It was the decision to think about integration by understanding its language and its perspective. For society, neurodiverse young people are like illiterate people.

Dr. Fernando Polack had the brilliant idea of ​​creating a restaurant he called Alamesa operated entirely by neurodiverse young people. In March 2024 it opened its doors after a long time of rehearsals for workers to learn their trade.

At Alamesa they have a menu designed by chef Takehiro Ohno, and a kitchen that does not use fire, knives, or scales, which applies the sentence of the little mouse from Ratatouille: 'Not everyone can devise a menu, but everyone can. cook. Each dish is served on tableware that is identical to the color of the ingredient jars. For example, for a loin milanesa with fries, a burgundy plate is used, the same color as the jars of breadcrumbs, eggs, and flour, which allow the production of that meal for the week.

The dishes have competitive prices with those of the restaurants in the Buenos Aires neighborhood of Las Cañitas, where it is located. You can only go with a prior reservation since the number of diners is limited for organizational reasons.

Their strategy allows them to compete on equal terms with top-level restaurants in our specialty area, generating a profitable venture. And thus become a reproducible experience in every corner of the world, where thousands of disabled children and their families anxiously spy on the future. The program dispels the idea that people with 'another' understanding of our world can only perform minor, simple and banal tasks, and that excellent service cannot be expected.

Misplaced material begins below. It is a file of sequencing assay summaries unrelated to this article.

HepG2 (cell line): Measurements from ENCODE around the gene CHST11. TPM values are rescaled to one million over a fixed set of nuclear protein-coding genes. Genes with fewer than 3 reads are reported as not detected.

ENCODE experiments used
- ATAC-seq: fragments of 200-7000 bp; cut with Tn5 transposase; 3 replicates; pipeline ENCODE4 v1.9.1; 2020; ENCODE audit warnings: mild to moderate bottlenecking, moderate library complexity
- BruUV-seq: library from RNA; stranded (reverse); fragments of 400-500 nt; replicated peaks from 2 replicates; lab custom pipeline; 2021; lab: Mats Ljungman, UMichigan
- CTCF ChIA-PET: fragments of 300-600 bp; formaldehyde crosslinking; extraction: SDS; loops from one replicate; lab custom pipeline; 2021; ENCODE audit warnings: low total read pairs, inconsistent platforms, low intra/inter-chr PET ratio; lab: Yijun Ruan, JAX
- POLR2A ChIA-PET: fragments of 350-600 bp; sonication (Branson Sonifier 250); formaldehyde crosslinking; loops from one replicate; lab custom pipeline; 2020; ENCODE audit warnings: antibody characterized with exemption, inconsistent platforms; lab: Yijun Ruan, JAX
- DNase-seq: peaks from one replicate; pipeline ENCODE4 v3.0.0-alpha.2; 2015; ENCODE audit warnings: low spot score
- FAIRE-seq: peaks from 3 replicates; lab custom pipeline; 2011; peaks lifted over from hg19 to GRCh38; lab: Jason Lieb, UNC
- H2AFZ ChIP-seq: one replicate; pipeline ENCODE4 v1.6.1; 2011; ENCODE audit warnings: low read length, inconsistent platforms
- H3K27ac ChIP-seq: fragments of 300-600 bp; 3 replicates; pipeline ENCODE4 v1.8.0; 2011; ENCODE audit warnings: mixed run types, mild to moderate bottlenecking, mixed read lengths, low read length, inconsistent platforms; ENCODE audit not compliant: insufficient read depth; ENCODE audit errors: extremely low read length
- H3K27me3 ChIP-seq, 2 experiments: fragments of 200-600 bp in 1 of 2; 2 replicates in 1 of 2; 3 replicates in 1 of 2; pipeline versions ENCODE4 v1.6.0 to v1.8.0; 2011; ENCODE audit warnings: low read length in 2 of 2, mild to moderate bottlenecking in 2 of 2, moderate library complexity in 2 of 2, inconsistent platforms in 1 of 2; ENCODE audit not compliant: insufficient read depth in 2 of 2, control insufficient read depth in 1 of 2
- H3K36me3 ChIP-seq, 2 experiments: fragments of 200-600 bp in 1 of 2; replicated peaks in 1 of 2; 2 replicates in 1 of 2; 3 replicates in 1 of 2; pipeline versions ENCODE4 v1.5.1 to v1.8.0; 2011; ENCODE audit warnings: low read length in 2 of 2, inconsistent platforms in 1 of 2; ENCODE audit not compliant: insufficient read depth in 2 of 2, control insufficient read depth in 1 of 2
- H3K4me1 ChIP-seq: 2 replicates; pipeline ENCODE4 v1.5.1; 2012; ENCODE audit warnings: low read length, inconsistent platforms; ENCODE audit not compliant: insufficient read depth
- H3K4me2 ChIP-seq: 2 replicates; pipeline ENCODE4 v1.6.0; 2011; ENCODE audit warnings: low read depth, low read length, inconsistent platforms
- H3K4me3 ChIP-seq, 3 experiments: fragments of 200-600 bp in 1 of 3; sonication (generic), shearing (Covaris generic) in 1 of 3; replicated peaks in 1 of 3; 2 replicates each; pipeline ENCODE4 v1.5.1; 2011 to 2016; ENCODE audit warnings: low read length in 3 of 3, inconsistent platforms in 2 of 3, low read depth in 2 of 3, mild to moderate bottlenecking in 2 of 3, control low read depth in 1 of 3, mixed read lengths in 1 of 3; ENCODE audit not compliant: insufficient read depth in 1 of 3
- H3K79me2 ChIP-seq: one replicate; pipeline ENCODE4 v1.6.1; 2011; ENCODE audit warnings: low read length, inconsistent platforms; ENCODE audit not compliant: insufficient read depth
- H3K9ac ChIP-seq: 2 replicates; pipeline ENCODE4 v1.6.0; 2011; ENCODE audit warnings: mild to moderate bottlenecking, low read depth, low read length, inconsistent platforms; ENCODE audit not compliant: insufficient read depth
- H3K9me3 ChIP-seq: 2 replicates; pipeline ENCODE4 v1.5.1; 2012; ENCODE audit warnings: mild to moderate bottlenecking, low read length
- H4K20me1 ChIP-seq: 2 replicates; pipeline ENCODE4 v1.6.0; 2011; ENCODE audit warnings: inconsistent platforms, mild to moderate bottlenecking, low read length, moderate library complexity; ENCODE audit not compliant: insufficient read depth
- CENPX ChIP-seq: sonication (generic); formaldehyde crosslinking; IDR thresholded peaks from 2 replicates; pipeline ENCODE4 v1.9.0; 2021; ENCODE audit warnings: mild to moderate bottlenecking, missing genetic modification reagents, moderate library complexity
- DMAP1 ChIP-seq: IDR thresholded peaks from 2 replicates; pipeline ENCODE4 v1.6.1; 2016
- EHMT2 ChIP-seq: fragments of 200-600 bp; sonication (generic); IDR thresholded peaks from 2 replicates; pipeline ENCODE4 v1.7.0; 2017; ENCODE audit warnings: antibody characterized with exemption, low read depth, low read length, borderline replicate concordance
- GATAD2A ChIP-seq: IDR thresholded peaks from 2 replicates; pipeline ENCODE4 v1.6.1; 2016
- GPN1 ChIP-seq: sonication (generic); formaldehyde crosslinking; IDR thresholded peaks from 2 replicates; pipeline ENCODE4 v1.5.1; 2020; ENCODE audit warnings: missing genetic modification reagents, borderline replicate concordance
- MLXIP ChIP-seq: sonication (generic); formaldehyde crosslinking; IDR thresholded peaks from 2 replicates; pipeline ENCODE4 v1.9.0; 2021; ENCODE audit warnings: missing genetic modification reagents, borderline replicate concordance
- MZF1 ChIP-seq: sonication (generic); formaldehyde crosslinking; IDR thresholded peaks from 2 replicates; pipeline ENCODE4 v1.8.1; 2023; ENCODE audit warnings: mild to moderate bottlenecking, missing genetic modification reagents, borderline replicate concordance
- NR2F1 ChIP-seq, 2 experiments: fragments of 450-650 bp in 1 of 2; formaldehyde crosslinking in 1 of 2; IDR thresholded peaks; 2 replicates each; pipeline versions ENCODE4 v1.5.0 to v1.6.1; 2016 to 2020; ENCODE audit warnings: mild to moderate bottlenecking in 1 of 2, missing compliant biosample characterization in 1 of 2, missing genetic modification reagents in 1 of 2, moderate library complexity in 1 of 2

Although the initial idea and conception of the development came from Polack and his project directors, Sebastián Wainstein and Raúl Borgiali, other people joined the process due to interest in the project. Among them is the filmmaker Juan José Campanella, who has recorded Alamesa minute by minute. This is how the first training sessions, the first meetings have been filmed until reaching the first tables served with dishes cooked without edges and without fire.

Campanella and his team of professionals completed a documentary that will go to a top streaming platform in the short term, in which the entire process of creating the program and training the kids is recounted.

Martín Churba designed the uniforms: the typical kitchen whites were used, which reflects equality between everyone, and an explosion of colors that communicates diversity. The plates are designs by ceramist Natalia Marín and they hide many secrets that make the work easier.

The computer systems are designed from scratch, according to the particular needs of the place. This facilitates distribution through different carts designed with letter and color codes for customer service.

The project is profitable and the surplus goes to a trust that, with suggestions from the kids, is allocated to a collective project. What he does started as a difficult idea, it started behind closed doors. The 40 restaurant workers have been training for a long time according to their assigned tasks and from this something emerged that made everyone happy.